Biden ban on Russian oil hits Anacortes, Washington refinery
Russian oil could be en route to Washington state for several more weeks despite a ban on Russian oil and gas imports imposed by President Joe Biden on Tuesday.
Industry officials say it could take a couple of months for oil to reach a refinery after it’s been purchased from international sources.
“The crude that was bought two or three months ago, some of it still may be on the way to the United States,” said Kevin Slagle with the Western States Petroleum Association.
Petroleum in Washington comes mostly from Canada, North Dakota, and Alaska, but the Marathon Petroleum refinery in Anacortes imported nearly 9 million barrels of Russian oil in 2021, more than the state’s four other oil refineries combined, according to the U.S. Energy Information Administration. That was about a fifth of all the crude oil processed by the refinery, according to an estimate from the environmental thinktank Sightline Institute.
RELATED: Biden announces Russian oil import ban and warns gas prices could increase even more
Though drillers have not produced crude oil in Washington state since the early 1960s, the five refineries on Puget Sound make Washington the fifth-largest refiner of oil in the nation, according to the Energy Information Administration.
Sightline estimates that crude oil purchases by Washington refineries yielded $700 million for Russia in 2021.
“Our status quo energy economy ties us to the ugly geopolitics of petrostates,” Sightline researcher Zane Gustafson writes. “The faster Cascadia gets off fossil fuels, the sooner we can stop financially enabling Russian aggression.”
The Marathon refinery was still importing Russian oil in mid-February, according to business news site S&P Global Market Intelligence, but that supply will dry up once tankers crossing the Pacific have delivered their goods.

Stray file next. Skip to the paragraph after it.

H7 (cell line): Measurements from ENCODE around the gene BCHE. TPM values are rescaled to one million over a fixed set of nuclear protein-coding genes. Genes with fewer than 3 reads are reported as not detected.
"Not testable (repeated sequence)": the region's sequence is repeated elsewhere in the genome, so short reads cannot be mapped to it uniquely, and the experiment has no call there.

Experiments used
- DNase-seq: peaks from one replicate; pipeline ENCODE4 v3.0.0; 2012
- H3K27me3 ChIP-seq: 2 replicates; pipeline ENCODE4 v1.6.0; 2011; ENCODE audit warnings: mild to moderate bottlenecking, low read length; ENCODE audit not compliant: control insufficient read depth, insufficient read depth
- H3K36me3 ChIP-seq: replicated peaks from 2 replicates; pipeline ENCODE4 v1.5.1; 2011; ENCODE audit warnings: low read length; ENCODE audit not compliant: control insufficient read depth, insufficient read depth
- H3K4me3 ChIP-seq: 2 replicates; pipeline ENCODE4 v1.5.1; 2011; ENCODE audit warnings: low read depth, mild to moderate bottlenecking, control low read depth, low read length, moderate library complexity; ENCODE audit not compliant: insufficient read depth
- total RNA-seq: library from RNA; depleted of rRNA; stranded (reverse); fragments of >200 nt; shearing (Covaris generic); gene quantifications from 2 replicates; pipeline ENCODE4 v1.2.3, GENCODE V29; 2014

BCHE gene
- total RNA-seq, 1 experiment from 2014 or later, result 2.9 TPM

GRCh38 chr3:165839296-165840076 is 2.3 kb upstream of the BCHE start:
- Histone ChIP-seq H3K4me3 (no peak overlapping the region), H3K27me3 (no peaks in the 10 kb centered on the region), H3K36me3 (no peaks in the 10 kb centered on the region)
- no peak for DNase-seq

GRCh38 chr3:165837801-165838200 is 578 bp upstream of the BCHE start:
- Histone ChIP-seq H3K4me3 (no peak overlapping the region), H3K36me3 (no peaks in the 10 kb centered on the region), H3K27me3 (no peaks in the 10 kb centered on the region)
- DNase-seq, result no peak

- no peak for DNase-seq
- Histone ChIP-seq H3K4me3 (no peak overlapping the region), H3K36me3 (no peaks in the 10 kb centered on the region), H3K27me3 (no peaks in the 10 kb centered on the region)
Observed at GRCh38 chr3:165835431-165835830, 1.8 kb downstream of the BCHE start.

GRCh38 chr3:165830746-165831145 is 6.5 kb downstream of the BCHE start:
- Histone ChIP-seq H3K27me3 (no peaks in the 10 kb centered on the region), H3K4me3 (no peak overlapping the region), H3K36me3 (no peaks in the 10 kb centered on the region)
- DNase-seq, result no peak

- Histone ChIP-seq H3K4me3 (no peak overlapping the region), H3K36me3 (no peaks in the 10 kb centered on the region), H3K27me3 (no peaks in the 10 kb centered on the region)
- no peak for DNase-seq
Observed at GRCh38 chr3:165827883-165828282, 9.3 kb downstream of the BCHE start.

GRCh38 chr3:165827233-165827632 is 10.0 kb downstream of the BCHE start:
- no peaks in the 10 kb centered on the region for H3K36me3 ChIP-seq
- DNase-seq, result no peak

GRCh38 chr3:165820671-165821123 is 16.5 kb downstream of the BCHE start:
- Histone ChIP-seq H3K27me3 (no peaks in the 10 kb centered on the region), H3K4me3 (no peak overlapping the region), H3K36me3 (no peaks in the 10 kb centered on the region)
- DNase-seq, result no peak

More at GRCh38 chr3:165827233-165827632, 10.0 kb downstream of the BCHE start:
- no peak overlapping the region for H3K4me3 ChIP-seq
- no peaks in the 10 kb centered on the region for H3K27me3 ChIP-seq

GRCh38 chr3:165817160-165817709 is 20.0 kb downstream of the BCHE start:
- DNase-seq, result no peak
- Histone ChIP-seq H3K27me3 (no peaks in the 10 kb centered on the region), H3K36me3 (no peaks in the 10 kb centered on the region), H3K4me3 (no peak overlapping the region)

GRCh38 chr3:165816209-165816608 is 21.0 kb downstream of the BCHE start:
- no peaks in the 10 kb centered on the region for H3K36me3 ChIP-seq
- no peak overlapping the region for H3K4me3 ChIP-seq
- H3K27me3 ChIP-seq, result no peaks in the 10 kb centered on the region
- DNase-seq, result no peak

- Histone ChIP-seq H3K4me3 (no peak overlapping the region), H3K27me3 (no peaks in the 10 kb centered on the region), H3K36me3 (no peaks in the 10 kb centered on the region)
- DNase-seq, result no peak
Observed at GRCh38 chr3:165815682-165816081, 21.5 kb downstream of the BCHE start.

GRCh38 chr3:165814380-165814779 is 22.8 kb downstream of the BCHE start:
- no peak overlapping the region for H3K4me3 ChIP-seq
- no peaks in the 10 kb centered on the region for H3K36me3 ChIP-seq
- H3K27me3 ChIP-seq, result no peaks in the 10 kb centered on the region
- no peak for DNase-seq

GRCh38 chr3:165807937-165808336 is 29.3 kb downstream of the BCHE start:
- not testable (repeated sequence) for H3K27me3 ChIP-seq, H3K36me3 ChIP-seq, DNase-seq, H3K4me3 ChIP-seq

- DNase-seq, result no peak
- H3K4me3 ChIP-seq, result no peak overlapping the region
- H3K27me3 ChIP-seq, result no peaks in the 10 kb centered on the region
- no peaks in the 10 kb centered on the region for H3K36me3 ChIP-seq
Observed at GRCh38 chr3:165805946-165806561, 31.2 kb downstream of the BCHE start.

In February, Marathon Petroleum reported fourth-quarter profits of $774 million, up nearly threefold from a year earlier.
Marathon-Anacortes spokesperson Matt Gill declined to be interviewed, referring KUOW to the Western States Petroleum Association, the trade association for most West Coast refineries.
Slagle, the trade association’s spokesperson, said the oil industry supports President Biden’s ban.
RELATED: As gas prices surge, here's how to get the most out of your tank
Though oil prices have been spiking around the world, not just in the United States, Republicans including Washington Rep. Dan Newhouse said the Biden Administration’s domestic energy policies are to blame.
“These rising prices started long before this conflict, and we will continue to hold this administration accountable for the burden they have placed on the American people,” Newhouse said.
“Even amid the pandemic, companies in the United States pumped more oil during my first year in office than they did during my predecessor’s first year,” Biden said during his announcement of the ban.
The U.S. Energy Information Administration forecasts rising domestic oil production in 2022 and record levels in 2023.
While oil industry supporters say the U.S. should further expand domestic oil production, environmentalists say the Russian invasion heightens the urgent need to transition away from fossil fuels that are rapidly destabilizing the planet’s climate.
“You can either be for stopping climate breakdown, or for boosting oil and gas production,” NASA climate scientist Peter Kalmus tweeted. “Not both.”
Many politicians, pundits, and news stories have claimed that gas prices have hit record highs in recent weeks, but those claims ignore inflation — a critical mistake to make when comparing prices over time.
Average gas prices peaked at $4.35 a gallon in Washington state in July 2008, according to the American Automobile Association. That is equivalent, after adjusting for inflation, to at least $5.56 per gallon today (using the Consumer Price Index for January 2022, the most recent available from the U.S. Bureau of Labor Statistics).
According to AAA, gasoline retailed for an average of $4.63 per gallon in Washington on the morning of March 9, nearly a dollar shy of the inflation-adjusted 2008 peak.